Topic: Nodes can publish messages to a topic as well as subscribe to a topic to receive messages. It is the medium of communication between nodes. A clear example of this would be the constant feedback on the position of the robot; the node that obtains this position would be the publisher and the node containing the PID the subscriber. Parameter: Parameters can be either set or accessed from a node or from a terminal by a user. It's a useful way to pass punctual information. One example could be for the gain of a PID implemented in a node, if it takes its value from a parameter, the user can change this value during the functioning of the program and it will be actualized. Service: When a node calls a service it's making a request on another node, and will then receive a response. Like in the case of the messages, there are different types of services depending on the type of the data Rxgraph (Fig. 15) is a tool that creates a graph showing all the nodes that are currently running and the topics that join them. An arrow, coming out from the publisher and into the subscriber, represents the topic. Each node can be at the same time publisher and subscriber to different nodes.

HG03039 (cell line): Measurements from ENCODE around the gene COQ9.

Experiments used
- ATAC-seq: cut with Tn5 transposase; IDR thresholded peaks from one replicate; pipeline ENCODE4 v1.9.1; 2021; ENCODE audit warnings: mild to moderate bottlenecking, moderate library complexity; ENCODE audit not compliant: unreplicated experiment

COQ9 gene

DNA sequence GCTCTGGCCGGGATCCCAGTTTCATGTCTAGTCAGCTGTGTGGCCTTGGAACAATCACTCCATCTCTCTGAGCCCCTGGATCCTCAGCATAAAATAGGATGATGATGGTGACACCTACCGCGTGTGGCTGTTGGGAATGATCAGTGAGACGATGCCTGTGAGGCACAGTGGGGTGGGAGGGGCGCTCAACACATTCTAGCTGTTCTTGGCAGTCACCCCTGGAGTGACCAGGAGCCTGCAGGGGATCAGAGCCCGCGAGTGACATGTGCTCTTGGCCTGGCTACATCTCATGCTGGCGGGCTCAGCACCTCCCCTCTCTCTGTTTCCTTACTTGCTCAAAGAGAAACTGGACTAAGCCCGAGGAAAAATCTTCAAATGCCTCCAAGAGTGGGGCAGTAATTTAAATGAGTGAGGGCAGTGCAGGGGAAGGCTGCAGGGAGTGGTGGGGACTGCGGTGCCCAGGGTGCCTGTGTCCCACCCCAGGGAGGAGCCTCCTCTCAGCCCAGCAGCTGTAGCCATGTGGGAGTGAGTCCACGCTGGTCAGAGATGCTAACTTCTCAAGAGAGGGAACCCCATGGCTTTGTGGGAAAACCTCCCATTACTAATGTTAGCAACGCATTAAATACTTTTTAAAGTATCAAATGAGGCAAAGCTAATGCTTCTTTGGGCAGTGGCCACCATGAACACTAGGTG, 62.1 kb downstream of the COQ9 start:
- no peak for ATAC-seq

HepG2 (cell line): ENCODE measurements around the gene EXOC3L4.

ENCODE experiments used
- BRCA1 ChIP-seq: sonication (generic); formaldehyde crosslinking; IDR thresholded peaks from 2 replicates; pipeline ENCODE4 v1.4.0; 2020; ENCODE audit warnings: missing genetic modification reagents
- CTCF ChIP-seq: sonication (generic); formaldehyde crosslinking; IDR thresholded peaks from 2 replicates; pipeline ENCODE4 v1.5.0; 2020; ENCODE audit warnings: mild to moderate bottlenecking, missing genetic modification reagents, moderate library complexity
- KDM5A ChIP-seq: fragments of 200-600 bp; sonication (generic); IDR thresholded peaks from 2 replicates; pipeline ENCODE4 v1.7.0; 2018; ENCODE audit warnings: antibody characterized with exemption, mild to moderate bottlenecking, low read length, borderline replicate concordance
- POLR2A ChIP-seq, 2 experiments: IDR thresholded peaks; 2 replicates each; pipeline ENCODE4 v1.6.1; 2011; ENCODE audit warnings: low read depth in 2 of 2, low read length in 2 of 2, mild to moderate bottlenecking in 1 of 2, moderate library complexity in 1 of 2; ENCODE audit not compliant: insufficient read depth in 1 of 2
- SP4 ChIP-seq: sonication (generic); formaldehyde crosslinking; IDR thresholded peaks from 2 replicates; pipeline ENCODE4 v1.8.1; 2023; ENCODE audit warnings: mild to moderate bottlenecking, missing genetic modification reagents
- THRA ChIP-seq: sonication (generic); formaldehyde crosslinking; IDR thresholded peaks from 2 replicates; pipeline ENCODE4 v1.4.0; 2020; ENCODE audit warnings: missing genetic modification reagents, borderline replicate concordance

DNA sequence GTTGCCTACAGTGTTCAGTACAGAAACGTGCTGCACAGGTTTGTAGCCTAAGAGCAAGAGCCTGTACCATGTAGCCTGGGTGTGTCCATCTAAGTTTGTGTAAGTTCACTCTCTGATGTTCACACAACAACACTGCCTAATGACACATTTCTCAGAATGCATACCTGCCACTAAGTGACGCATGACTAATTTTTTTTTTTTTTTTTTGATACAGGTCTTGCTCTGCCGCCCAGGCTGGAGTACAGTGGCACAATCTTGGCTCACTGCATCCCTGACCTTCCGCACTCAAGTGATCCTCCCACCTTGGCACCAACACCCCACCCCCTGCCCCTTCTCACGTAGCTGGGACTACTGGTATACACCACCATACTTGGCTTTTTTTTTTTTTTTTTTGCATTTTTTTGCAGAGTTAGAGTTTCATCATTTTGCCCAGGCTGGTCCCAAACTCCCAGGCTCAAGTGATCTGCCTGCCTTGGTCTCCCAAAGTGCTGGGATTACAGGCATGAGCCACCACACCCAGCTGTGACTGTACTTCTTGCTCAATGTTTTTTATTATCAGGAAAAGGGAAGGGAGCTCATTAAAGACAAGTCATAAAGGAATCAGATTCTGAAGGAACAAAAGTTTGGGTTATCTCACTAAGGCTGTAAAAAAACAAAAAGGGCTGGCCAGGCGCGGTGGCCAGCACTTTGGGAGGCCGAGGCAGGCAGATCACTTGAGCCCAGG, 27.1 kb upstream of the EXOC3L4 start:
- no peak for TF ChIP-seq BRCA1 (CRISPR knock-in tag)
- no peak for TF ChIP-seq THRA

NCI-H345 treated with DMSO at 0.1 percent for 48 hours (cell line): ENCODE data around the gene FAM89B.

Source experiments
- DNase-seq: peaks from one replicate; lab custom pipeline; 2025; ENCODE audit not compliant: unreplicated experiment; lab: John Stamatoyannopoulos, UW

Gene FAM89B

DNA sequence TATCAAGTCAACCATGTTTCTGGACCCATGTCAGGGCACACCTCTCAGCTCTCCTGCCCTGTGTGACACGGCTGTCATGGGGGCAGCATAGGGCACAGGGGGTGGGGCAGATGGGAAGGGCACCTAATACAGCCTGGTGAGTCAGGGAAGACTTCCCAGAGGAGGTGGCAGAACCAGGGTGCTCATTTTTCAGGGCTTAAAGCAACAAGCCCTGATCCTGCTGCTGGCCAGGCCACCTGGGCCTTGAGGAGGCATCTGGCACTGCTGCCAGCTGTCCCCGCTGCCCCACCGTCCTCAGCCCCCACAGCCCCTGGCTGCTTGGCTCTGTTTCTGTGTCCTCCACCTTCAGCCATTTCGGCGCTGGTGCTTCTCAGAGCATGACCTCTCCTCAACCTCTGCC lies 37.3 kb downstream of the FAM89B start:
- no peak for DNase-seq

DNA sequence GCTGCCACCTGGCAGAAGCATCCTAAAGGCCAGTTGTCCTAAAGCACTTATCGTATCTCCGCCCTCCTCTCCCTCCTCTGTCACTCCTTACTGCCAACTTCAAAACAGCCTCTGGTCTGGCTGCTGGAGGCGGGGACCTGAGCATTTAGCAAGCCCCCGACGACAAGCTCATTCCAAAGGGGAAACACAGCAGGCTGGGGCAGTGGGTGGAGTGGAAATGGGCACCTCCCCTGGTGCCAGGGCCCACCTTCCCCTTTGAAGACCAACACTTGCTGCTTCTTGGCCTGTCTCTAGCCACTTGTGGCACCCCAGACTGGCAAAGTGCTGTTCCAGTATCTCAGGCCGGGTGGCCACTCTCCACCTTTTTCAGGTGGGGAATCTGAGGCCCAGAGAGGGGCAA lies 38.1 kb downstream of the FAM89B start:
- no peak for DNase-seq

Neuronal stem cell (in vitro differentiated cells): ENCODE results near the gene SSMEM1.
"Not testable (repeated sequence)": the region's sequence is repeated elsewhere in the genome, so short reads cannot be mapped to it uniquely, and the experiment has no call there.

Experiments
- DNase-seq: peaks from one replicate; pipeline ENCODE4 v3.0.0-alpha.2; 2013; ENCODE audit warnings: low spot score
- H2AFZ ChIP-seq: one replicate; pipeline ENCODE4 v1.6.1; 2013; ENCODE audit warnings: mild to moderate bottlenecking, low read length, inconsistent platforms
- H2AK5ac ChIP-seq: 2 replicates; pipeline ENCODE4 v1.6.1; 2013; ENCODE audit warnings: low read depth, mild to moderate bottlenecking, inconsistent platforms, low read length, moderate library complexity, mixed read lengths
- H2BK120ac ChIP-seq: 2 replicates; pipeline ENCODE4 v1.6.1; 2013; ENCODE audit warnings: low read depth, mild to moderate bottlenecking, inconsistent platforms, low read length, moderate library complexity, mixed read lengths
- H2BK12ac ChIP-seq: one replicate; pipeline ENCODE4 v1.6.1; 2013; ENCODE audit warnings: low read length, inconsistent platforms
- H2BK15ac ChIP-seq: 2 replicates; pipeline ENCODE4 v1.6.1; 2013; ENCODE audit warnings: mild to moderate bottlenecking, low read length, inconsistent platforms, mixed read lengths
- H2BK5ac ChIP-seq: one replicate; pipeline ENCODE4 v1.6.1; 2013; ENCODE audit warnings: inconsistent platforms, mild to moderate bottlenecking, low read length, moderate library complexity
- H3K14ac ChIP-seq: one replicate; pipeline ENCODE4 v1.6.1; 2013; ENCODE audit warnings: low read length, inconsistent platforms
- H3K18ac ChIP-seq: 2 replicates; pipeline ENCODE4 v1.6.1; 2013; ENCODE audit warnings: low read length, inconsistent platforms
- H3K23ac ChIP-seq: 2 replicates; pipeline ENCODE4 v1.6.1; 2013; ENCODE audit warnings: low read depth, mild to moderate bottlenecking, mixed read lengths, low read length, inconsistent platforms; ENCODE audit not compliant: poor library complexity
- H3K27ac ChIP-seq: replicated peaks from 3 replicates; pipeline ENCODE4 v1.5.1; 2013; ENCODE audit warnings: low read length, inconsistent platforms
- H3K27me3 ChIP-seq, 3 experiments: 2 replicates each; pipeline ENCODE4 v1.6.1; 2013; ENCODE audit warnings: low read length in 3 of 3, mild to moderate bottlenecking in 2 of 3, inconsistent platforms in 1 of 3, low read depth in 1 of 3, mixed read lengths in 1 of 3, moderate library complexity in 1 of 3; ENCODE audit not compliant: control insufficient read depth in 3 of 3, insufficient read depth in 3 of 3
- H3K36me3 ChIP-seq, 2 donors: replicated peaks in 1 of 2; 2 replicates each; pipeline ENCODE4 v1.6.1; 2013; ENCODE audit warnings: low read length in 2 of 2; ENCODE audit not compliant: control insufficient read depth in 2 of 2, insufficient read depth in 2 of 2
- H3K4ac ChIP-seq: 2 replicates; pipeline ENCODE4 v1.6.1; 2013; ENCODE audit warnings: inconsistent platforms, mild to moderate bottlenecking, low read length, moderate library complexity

Fig. 15. Rxgragph showing ROS node and topics

To summarize, in order to communicate, the nodes can recur to send messages through topics, call services or set and get parameters. 14

Development of autonomous manoeuvres in a quadcopter Report 3.2.2. ROS build tool: CMake The tool ROS uses to compile a package is CMake. CMake is an open-source build system. Controls the software compilation using simple files. These files are the CmakeLists.txt and the Manifest.xml and every package has to contain them to be compiled. The CmakeList.txt file (Fig. 16) is where has to be specified which .cpp files have to be compiled, and whether or not are messages or servers to be build in the package. Each file to be compiled has to be in the proper folder, the one for the .cpp files to create a node is called src, the one for the messages is msg and for the services is srv.